The app is called the Digital Wallet Beta (Cartera Digital Beta) and will be available by the end of summer. There are plans that eventually, Madrid's porn passport is likely to be replaced by the EU’s very own digital identity system (eIDAS2) — a so-called wallet app allowing people to access a whole range of public and private services.

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The Future of Advertising: CNIL Weighs In

According to a recent Arcom study, "digital advertising will represent 65% of the advertising market by 2030." Chrome announced recently it will limit third-party cookies, and the rise of 'consent-or-pay' systems also put potential consumers behind a protective paywall.

What should digital advertising look like in the future, and how should it be done correctly to not put data protection at risk? CNIL talk with two experts to hear their opinion.

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Vinted Fined 2 Million Euros

The Lithuanian DPA issued an administrative fine to Vinted of 2,385,276 Euros for violation of the GDPR. This follows from an 2021-22 investigation whereby Vinted users complained about being denied Subject Access Requests by the company, and for having no clear data storage retention periods.

When considering the amount of the fine, the cross-border data flows and high number of complaints were taken into consideration.

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Boarding Passes: The Privacy Threat

Oftentimes after travel, the printed boarding passes and luggage tags get carelessly disposed of in airport bins, hotel rooms and sometimes simply left in the front seat pocket in the airplane. Ms Forte describes her discovery on how easy it is to scan the barcode or QR code in a boarding pass and get access to a whole host of intimate personal details. Such free software is freely available on the App Store.

This makes it incredibly easy to steal data via phishing emails by posing as an airline worker, for example. Use these principles when flying, especially when flying to a country you are new to:

- Don’t post pictures of your boarding pass or luggage tags online.

- Try to avoid identifying which airline you are flying with in any social media posts. If someone does not know which airline you were using it would take a lot longer and a lot more effort to go through trying each airline’s website flying that route to find the one you were using.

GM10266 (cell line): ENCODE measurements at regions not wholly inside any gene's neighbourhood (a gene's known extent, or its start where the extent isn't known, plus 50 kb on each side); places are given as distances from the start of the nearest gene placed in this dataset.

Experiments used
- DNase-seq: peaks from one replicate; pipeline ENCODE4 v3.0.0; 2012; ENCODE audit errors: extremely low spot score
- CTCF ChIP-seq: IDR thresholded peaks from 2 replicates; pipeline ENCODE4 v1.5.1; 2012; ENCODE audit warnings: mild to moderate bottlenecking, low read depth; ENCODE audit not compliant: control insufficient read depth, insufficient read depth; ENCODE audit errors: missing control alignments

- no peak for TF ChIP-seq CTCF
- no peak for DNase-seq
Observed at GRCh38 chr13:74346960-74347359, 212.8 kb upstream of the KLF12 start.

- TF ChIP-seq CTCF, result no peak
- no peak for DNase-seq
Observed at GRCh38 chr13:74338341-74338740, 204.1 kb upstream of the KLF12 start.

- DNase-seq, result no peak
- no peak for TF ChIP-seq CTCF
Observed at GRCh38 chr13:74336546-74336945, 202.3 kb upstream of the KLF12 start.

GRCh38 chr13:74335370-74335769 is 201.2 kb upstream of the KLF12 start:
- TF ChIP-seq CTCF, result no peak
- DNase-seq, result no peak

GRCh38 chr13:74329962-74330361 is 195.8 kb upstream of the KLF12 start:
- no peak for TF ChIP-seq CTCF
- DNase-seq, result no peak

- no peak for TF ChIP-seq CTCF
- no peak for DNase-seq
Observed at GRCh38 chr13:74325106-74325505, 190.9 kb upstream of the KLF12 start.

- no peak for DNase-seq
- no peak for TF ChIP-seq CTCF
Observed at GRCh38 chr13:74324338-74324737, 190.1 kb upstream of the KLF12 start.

- Destroy your boarding pass and luggage tags securely. Use a cross cut shredder ideally. Keep them in your possession until you return home and you can dispose of them securely.

- Only give the airline the information it marks as essential when booking your flight. If it is not marked as a compulsory field then leave it blank. Reduce the amount of personal information they hold on you in the first place.

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Understanding the Harm From Ransomware Attacks: A Victim Perspective

A paper published by The Royal United Services Institute (RUSI) - the world’s oldest and the UK’s leading defence and security think tank - aims to understand the wide range of harm caused by ransomware attacks to individuals, organisations and society at large.

The paper analyses the average victim experience, analysing the timing of the incidents, the level of preparation of security measures, human factors such as pre-existing work-place dynamics, engagement with third-party service providers and what manner of communication campaigns were used after the ransomware attacks.

"Understanding how ransomware attacks are personally felt by victims and what factors aggravate or alleviate the harm they experience is key for policymakers seeking to implement measures to minimise harm as much as possible."

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CNIL Publishes Second Set of How-To Sheets on AI

On June 2nd, 2024 CNIL published a second set a how-to sheets to show how the General Data Protection Regulation (GDPR) enables the promotion of innovative and responsible AI. This follows on from a first set of recommendations recently published after a public consultation.

The topics covered include:

- Legitimate interest is the most common legal basis for the development of AI systems

- Web scraping practices can be implemented but must be particularly supervised

- Open source dissemination is a positive practice in many respects and for data protection in particular

- The information and exercise of people’s rights must be at the heart of stakeholders’ thinking

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Meta Guilty of Breaching the DMA

The European Commission announced on the 1st of July that it has informed Meta of its preliminary findings that its “pay or consent” advertising model fails to comply with the Digital Markets Act (DMA). The issue of the 'pay-or-okay' model is the main question in dispute.

As per Article 5(2) of the DMA, Meta:

- Does not allow users to opt for a service that uses less of their personal data but is otherwise equivalent to the “personalised ads” based service.

- Does not allow users to exercise their right to freely consent to the combination of their personal data.

Meta now has to reply in writing to the Commissions preliminary findings.